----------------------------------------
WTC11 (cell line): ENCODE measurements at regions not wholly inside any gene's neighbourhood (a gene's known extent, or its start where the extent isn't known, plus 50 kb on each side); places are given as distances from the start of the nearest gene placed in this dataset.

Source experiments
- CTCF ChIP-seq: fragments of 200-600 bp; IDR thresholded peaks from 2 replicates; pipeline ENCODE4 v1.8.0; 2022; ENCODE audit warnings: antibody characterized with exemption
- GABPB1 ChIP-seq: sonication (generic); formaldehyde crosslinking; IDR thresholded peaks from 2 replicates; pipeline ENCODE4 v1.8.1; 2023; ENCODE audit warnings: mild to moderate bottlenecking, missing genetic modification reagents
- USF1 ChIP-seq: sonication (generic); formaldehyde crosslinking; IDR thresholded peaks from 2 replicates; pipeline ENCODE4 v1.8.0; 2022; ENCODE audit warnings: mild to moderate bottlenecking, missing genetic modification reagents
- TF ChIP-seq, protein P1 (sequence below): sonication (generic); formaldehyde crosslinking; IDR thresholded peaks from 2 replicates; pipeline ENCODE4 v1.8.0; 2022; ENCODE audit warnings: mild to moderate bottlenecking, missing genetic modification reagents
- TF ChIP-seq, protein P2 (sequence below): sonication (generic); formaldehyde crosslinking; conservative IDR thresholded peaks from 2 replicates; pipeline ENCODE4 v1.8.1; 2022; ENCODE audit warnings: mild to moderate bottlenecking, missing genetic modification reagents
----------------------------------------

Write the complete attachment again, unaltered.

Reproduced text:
WTC11 (cell line): ENCODE measurements at regions not wholly inside any gene's neighbourhood (a gene's known extent, or its start where the extent isn't known, plus 50 kb on each side); places are given as distances from the start of the nearest gene placed in this dataset.

Source experiments
- CTCF ChIP-seq: fragments of 200-600 bp; IDR thresholded peaks from 2 replicates; pipeline ENCODE4 v1.8.0; 2022; ENCODE audit warnings: antibody characterized with exemption
- GABPB1 ChIP-seq: sonication (generic); formaldehyde crosslinking; IDR thresholded peaks from 2 replicates; pipeline ENCODE4 v1.8.1; 2023; ENCODE audit warnings: mild to moderate bottlenecking, missing genetic modification reagents
- USF1 ChIP-seq: sonication (generic); formaldehyde crosslinking; IDR thresholded peaks from 2 replicates; pipeline ENCODE4 v1.8.0; 2022; ENCODE audit warnings: mild to moderate bottlenecking, missing genetic modification reagents
- TF ChIP-seq, protein P1 (sequence below): sonication (generic); formaldehyde crosslinking; IDR thresholded peaks from 2 replicates; pipeline ENCODE4 v1.8.0; 2022; ENCODE audit warnings: mild to moderate bottlenecking, missing genetic modification reagents
- TF ChIP-seq, protein P2 (sequence below): sonication (generic); formaldehyde crosslinking; conservative IDR thresholded peaks from 2 replicates; pipeline ENCODE4 v1.8.1; 2022; ENCODE audit warnings: mild to moderate bottlenecking, missing genetic modification reagents